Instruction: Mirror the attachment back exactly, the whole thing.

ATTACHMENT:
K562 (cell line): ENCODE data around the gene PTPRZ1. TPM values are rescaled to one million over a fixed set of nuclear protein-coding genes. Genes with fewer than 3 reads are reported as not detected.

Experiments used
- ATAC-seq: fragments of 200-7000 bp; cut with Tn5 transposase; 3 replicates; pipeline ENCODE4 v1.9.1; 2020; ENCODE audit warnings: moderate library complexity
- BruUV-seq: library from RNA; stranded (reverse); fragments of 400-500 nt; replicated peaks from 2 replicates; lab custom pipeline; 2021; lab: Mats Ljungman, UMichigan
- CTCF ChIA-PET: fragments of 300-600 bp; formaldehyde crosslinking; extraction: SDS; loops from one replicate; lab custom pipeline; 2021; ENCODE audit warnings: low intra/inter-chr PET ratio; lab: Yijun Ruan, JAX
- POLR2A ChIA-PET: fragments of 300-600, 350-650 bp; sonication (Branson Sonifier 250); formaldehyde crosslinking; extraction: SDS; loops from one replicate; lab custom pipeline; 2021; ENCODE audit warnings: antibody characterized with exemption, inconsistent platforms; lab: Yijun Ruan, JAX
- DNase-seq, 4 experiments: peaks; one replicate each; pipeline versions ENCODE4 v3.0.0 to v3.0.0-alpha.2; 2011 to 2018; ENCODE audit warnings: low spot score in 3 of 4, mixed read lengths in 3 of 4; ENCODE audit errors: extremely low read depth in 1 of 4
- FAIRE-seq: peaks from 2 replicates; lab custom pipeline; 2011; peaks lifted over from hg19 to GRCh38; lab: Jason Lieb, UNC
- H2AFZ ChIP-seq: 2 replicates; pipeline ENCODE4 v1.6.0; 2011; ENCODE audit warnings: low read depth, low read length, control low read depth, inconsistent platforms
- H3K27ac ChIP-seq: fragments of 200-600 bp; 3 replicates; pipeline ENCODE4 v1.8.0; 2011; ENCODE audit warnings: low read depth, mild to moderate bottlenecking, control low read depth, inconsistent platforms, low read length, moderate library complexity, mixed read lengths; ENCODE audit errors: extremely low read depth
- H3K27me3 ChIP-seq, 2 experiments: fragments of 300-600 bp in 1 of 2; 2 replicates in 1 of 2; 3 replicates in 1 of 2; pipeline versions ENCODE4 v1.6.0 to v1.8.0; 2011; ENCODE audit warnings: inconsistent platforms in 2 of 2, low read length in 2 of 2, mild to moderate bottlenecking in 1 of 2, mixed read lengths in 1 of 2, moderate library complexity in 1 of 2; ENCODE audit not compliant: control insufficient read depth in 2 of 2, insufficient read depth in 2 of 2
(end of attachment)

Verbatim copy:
K562 (cell line): ENCODE data around the gene PTPRZ1. TPM values are rescaled to one million over a fixed set of nuclear protein-coding genes. Genes with fewer than 3 reads are reported as not detected.

Experiments used
- ATAC-seq: fragments of 200-7000 bp; cut with Tn5 transposase; 3 replicates; pipeline ENCODE4 v1.9.1; 2020; ENCODE audit warnings: moderate library complexity
- BruUV-seq: library from RNA; stranded (reverse); fragments of 400-500 nt; replicated peaks from 2 replicates; lab custom pipeline; 2021; lab: Mats Ljungman, UMichigan
- CTCF ChIA-PET: fragments of 300-600 bp; formaldehyde crosslinking; extraction: SDS; loops from one replicate; lab custom pipeline; 2021; ENCODE audit warnings: low intra/inter-chr PET ratio; lab: Yijun Ruan, JAX
- POLR2A ChIA-PET: fragments of 300-600, 350-650 bp; sonication (Branson Sonifier 250); formaldehyde crosslinking; extraction: SDS; loops from one replicate; lab custom pipeline; 2021; ENCODE audit warnings: antibody characterized with exemption, inconsistent platforms; lab: Yijun Ruan, JAX
- DNase-seq, 4 experiments: peaks; one replicate each; pipeline versions ENCODE4 v3.0.0 to v3.0.0-alpha.2; 2011 to 2018; ENCODE audit warnings: low spot score in 3 of 4, mixed read lengths in 3 of 4; ENCODE audit errors: extremely low read depth in 1 of 4
- FAIRE-seq: peaks from 2 replicates; lab custom pipeline; 2011; peaks lifted over from hg19 to GRCh38; lab: Jason Lieb, UNC
- H2AFZ ChIP-seq: 2 replicates; pipeline ENCODE4 v1.6.0; 2011; ENCODE audit warnings: low read depth, low read length, control low read depth, inconsistent platforms
- H3K27ac ChIP-seq: fragments of 200-600 bp; 3 replicates; pipeline ENCODE4 v1.8.0; 2011; ENCODE audit warnings: low read depth, mild to moderate bottlenecking, control low read depth, inconsistent platforms, low read length, moderate library complexity, mixed read lengths; ENCODE audit errors: extremely low read depth
- H3K27me3 ChIP-seq, 2 experiments: fragments of 300-600 bp in 1 of 2; 2 replicates in 1 of 2; 3 replicates in 1 of 2; pipeline versions ENCODE4 v1.6.0 to v1.8.0; 2011; ENCODE audit warnings: inconsistent platforms in 2 of 2, low read length in 2 of 2, mild to moderate bottlenecking in 1 of 2, mixed read lengths in 1 of 2, moderate library complexity in 1 of 2; ENCODE audit not compliant: control insufficient read depth in 2 of 2, insufficient read depth in 2 of 2